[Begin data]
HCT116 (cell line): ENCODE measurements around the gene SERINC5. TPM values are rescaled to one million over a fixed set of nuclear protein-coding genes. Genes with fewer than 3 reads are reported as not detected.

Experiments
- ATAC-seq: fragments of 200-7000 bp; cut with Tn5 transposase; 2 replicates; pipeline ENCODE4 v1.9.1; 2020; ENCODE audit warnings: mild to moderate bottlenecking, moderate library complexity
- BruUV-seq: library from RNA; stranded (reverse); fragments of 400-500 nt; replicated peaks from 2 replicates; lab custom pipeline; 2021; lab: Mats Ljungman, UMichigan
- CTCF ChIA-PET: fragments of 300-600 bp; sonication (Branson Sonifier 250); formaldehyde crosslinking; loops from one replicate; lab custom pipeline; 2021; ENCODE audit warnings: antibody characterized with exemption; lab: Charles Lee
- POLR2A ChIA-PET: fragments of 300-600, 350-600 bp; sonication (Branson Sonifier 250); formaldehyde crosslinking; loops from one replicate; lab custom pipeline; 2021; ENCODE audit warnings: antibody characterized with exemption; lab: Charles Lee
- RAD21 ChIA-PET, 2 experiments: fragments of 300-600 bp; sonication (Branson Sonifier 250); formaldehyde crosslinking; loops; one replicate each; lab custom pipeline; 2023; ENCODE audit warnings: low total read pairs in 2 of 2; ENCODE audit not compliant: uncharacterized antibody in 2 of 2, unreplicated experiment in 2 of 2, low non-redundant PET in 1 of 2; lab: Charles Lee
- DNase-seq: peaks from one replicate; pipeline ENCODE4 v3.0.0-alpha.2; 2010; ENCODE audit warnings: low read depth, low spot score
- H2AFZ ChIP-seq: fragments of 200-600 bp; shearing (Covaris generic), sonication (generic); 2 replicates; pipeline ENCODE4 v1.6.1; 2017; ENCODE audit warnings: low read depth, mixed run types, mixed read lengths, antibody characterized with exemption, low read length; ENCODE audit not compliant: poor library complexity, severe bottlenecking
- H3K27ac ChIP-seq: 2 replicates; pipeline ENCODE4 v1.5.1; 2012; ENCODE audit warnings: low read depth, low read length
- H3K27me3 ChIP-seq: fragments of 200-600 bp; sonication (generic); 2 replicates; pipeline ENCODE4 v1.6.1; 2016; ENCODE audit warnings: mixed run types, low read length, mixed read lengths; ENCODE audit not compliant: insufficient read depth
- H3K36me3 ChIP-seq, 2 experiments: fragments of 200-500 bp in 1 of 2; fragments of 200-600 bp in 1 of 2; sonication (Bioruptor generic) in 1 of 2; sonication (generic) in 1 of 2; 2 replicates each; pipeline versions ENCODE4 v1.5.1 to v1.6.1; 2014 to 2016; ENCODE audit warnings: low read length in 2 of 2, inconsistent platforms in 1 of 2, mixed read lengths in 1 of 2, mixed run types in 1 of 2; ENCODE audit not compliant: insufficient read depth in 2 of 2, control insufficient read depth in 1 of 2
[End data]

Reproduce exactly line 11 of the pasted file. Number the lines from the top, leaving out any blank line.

- H3K27me3 ChIP-seq: fragments of 200-600 bp; sonication (generic); 2 replicates; pipeline ENCODE4 v1.6.1; 2016; ENCODE audit warnings: mixed run types, low read length, mixed read lengths; ENCODE audit not compliant: insufficient read depth